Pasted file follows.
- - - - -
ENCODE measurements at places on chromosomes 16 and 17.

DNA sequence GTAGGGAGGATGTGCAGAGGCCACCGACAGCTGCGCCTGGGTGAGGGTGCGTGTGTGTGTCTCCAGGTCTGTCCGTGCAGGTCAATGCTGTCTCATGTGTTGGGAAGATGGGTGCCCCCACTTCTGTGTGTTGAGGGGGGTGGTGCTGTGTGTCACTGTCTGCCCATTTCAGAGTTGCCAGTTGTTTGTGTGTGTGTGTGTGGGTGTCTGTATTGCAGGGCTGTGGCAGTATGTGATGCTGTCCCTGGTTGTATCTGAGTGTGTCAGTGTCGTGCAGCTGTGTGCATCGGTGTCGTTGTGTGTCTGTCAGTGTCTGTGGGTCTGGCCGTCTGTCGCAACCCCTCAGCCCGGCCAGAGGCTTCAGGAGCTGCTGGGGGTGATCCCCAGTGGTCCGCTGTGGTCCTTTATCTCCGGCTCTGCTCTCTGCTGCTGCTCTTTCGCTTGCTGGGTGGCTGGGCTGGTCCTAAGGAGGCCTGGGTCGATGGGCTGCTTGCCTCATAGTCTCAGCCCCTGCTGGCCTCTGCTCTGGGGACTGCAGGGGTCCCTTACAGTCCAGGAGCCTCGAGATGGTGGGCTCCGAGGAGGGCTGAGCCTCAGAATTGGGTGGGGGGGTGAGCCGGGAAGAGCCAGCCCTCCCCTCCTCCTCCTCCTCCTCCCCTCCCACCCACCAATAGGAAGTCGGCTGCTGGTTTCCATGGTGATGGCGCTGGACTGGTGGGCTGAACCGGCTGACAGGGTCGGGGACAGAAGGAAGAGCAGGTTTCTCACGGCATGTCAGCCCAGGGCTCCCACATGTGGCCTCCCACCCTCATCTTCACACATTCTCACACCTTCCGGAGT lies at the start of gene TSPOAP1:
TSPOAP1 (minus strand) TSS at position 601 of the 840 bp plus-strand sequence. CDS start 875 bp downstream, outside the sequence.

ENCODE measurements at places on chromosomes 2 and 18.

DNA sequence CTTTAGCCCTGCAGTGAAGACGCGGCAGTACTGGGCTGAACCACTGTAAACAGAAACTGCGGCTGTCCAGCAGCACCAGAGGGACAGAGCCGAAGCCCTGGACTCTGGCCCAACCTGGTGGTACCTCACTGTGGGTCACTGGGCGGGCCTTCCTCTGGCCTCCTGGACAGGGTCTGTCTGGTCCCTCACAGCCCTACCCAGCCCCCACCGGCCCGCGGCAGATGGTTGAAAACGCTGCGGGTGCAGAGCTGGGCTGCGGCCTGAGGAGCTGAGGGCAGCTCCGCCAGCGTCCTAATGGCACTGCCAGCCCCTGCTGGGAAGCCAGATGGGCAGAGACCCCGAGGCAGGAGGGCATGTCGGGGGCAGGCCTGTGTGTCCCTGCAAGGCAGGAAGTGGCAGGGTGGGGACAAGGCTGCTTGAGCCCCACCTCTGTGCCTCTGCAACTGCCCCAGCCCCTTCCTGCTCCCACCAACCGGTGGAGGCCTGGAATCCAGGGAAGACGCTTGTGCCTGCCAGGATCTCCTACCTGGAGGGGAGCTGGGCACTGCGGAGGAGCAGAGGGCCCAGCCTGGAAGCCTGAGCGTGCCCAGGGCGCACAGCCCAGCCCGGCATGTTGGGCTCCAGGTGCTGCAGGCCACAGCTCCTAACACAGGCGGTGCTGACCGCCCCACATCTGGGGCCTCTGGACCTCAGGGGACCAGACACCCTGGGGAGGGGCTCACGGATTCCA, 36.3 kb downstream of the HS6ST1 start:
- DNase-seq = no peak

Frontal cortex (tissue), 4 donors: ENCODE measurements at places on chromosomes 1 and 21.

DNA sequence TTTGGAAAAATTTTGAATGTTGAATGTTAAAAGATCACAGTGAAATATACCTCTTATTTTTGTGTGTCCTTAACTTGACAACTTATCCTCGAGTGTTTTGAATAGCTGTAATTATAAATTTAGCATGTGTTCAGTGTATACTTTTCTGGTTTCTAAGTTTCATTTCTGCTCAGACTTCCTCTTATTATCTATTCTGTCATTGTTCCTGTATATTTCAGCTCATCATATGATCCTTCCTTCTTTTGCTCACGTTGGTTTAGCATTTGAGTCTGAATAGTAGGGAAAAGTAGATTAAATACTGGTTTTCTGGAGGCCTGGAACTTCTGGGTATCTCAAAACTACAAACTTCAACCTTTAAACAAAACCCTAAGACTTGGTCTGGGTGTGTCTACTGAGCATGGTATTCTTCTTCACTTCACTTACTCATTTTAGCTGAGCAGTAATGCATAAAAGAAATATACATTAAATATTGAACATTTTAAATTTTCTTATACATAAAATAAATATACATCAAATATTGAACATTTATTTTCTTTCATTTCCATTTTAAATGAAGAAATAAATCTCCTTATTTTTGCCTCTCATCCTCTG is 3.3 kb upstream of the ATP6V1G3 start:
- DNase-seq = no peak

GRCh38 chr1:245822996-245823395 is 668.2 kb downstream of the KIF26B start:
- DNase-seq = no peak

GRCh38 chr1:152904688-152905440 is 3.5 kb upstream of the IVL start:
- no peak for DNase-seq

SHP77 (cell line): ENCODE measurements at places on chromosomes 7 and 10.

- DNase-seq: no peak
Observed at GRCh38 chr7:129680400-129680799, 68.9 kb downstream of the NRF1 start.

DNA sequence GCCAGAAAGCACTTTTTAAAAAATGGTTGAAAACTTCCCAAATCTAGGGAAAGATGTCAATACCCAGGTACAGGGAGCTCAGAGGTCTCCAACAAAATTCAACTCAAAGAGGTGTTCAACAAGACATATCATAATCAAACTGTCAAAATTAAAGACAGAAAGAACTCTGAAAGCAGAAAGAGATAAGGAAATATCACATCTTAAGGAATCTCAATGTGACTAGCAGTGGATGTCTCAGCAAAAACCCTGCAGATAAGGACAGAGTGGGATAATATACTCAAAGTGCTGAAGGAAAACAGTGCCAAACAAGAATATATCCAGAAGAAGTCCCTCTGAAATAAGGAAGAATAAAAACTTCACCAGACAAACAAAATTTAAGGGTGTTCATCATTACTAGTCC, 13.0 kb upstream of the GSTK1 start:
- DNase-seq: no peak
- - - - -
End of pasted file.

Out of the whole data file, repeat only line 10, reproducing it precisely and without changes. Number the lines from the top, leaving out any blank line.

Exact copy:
GRCh38 chr1:245822996-245823395 is 668.2 kb downstream of the KIF26B start: